This evaluation combined with the bid (pricing) result from step 500 creates the “lowest priced, most responsive and most responsible bid”. The buyer may further proceed to the next facet described in step 620.

In step 620, this facet facilitates negotiations between buyer and seller based upon the earlier results from steps 500 and 600. Any special exceptions taken by the seller regarding his product, service, pricing, schedule or buyer-imposed conditions are resolved and agreed upon. This step facilitates the buyer to issue a contract and/or purchase order based on heretofore agreements. The completion of this step prompts the next step 640 to begin.

In step 640, this facet facilitates the implementation of the contract and/or purchase order agreements. It is capable of scheduling milestones for scheduled delivery of product and/or services. These milestones also monitor and prompt progress payments,″ as milestones are reached and the agreed-upon deliveries are accepted. This facet forwards the accumulated system data to the next step 660 as the product/services approach “substantial completion” status, determined by the buyer.

In step 660, this facet facilitates the closure of the transaction. The buyer and seller exchange information regarding final delivery of the product/services. Final acceptance is approved by the buyer upon successful delivery of all products/services, testing, warranties, certifications, “punch-list” etc., and all documentations to the satisfaction of the buyer. The system then releases the final payment to the seller and considers the transaction “closed”. All information is forwarded to the next step 680.

In step 680, this facet receives information from step 660 and processes it. It stores analyzes and manages all information. This facet is capable of interacting with any or all facets concurrently. As such this facet provides additional information at any point for evaluation, comparison, information.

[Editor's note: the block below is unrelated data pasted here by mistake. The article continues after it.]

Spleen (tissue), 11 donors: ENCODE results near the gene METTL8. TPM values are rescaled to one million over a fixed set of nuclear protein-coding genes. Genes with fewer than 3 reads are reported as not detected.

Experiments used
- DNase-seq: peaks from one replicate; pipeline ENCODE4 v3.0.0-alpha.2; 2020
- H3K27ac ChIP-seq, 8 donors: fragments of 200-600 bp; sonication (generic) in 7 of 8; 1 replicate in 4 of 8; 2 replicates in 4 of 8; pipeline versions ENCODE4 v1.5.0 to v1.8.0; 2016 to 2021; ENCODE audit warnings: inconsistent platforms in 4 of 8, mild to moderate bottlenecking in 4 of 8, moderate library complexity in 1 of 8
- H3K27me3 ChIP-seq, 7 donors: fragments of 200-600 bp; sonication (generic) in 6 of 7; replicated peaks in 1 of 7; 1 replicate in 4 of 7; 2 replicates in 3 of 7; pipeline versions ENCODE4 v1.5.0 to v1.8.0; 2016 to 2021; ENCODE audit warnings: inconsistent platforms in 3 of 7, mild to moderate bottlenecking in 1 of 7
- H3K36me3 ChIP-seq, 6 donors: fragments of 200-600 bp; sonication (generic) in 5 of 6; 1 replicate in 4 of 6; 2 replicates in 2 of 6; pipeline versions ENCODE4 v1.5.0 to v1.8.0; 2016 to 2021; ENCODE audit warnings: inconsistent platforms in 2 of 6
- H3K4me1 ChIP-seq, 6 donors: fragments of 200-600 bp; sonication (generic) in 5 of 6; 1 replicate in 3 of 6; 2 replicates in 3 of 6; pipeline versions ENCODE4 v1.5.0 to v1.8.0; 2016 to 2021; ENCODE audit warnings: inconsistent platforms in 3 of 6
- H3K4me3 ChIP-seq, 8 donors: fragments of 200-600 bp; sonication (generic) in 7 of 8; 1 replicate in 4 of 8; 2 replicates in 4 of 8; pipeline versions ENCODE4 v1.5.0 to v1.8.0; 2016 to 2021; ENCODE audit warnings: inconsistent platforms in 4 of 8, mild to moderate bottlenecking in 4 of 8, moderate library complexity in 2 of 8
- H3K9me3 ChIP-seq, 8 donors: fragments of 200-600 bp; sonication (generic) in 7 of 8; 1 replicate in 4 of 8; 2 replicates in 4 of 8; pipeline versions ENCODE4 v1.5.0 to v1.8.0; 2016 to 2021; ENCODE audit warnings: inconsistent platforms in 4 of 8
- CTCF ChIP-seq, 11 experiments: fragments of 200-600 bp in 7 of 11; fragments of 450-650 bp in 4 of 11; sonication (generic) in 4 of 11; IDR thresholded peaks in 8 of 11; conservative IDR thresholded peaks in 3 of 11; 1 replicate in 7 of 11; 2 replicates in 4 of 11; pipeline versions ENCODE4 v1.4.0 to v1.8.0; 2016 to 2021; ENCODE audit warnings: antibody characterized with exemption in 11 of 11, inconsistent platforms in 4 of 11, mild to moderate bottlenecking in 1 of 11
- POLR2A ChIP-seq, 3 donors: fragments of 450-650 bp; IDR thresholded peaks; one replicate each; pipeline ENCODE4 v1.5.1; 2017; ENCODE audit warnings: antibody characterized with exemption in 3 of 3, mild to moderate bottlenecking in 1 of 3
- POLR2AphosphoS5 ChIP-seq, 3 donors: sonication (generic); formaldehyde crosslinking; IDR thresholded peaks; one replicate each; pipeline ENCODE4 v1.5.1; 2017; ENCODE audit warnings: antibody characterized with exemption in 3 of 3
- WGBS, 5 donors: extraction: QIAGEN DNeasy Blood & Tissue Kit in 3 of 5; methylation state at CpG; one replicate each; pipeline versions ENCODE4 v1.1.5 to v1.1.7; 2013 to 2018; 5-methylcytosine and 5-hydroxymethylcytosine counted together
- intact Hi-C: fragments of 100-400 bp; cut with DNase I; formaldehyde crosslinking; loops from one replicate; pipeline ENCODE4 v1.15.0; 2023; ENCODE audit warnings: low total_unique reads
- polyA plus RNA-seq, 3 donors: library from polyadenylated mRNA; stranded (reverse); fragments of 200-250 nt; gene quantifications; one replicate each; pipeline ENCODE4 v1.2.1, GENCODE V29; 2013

Moreover, having thus described the invention, it should be apparent that numerous structural modifications and adaptations may be resorted to without departing from the scope and fair meaning of the instant invention as set forth hereinabove and as described hereinbelow by the claims.

Patent Citations
Cited PatentFiling datePublication dateApplicantTitle
US5243515 *Oct 30, 1990Sep 7, 1993Lee Wayne MSecure teleprocessing bidding system
US5802493 *Dec 7, 1994Sep 1, 1998Aetna Life Insurance CompanyMethod and apparatus for generating a proposal response
US6356909 *Aug 23, 1999Mar 12, 2002Proposal Technologies Network, Inc.Web based system for managing request for proposal and responses
US6397197 *Aug 26, 1999May 28, 2002E-Lynxx CorporationApparatus and method for obtaining lowest bid from information product vendors
US6446053 *Aug 6, 1999Sep 3, 2002Michael ElliottComputer-implemented method and system for producing a proposal for a construction project
US6581040 *Feb 18, 2000Jun 17, 2003Daniel B. WrightProject specific communications system and method
US6647373 *Jun 14, 1999Nov 11, 2003John Carlton-FossMethod and system for processing and transmitting electronic reverse auction information
US20010044768 *Jan 26, 2001Nov 22, 2001Wares Larry AllenE-commerce bid and project management system and method for the construction industry
Non-Patent Citations
Reference